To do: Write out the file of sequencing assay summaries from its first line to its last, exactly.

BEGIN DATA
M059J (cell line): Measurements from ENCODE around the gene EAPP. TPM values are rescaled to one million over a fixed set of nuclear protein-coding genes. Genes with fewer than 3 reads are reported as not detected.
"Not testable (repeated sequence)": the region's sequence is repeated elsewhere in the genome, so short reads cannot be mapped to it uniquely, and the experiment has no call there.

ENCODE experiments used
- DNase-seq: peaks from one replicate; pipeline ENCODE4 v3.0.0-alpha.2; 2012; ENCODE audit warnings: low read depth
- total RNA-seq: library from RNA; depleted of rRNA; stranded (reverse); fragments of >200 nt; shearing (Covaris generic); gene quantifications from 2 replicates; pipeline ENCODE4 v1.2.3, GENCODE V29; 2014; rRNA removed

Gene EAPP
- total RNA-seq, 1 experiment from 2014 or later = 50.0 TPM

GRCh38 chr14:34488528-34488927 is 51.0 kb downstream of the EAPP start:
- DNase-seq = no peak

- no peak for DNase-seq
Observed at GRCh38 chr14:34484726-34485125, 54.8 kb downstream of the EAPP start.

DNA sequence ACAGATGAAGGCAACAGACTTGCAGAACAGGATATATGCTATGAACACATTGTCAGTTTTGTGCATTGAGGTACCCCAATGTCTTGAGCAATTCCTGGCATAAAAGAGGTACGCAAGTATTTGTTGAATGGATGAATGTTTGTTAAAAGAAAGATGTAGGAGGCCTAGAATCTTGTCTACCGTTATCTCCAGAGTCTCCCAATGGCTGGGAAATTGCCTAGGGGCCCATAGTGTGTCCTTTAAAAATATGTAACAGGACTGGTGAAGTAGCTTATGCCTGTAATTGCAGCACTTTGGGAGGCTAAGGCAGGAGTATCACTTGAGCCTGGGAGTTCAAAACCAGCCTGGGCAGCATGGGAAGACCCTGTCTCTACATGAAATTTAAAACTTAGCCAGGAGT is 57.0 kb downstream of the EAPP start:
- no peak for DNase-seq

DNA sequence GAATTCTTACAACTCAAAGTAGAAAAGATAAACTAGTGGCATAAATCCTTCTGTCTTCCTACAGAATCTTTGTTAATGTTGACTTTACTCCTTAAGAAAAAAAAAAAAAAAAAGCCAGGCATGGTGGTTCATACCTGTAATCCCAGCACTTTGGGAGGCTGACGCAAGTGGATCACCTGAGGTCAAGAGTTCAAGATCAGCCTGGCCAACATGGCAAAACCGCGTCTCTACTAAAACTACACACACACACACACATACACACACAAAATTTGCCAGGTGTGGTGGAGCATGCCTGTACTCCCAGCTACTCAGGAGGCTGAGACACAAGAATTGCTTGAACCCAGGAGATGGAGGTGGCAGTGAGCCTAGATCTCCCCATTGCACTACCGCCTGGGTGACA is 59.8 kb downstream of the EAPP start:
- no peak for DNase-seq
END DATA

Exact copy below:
M059J (cell line): Measurements from ENCODE around the gene EAPP. TPM values are rescaled to one million over a fixed set of nuclear protein-coding genes. Genes with fewer than 3 reads are reported as not detected.
"Not testable (repeated sequence)": the region's sequence is repeated elsewhere in the genome, so short reads cannot be mapped to it uniquely, and the experiment has no call there.

ENCODE experiments used
- DNase-seq: peaks from one replicate; pipeline ENCODE4 v3.0.0-alpha.2; 2012; ENCODE audit warnings: low read depth
- total RNA-seq: library from RNA; depleted of rRNA; stranded (reverse); fragments of >200 nt; shearing (Covaris generic); gene quantifications from 2 replicates; pipeline ENCODE4 v1.2.3, GENCODE V29; 2014; rRNA removed

Gene EAPP
- total RNA-seq, 1 experiment from 2014 or later = 50.0 TPM

GRCh38 chr14:34488528-34488927 is 51.0 kb downstream of the EAPP start:
- DNase-seq = no peak

- no peak for DNase-seq
Observed at GRCh38 chr14:34484726-34485125, 54.8 kb downstream of the EAPP start.

DNA sequence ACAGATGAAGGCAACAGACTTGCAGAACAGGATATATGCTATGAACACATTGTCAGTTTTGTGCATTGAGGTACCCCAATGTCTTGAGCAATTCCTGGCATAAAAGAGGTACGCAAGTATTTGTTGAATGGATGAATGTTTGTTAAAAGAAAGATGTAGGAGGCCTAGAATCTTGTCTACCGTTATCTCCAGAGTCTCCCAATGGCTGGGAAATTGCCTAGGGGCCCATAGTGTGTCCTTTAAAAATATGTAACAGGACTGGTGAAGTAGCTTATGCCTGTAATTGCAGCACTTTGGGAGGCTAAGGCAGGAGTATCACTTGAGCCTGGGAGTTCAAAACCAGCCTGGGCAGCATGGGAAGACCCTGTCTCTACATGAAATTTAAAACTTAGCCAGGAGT is 57.0 kb downstream of the EAPP start:
- no peak for DNase-seq

DNA sequence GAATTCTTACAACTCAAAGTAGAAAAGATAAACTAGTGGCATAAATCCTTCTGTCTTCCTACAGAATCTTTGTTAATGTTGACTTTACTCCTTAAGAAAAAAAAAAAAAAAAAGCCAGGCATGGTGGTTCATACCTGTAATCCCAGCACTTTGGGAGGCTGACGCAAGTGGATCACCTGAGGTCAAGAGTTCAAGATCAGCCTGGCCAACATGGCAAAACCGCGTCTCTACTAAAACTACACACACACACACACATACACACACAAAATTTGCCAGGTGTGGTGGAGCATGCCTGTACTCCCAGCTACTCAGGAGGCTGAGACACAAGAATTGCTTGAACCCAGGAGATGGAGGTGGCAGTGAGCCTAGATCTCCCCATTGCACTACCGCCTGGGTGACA is 59.8 kb downstream of the EAPP start:
- no peak for DNase-seq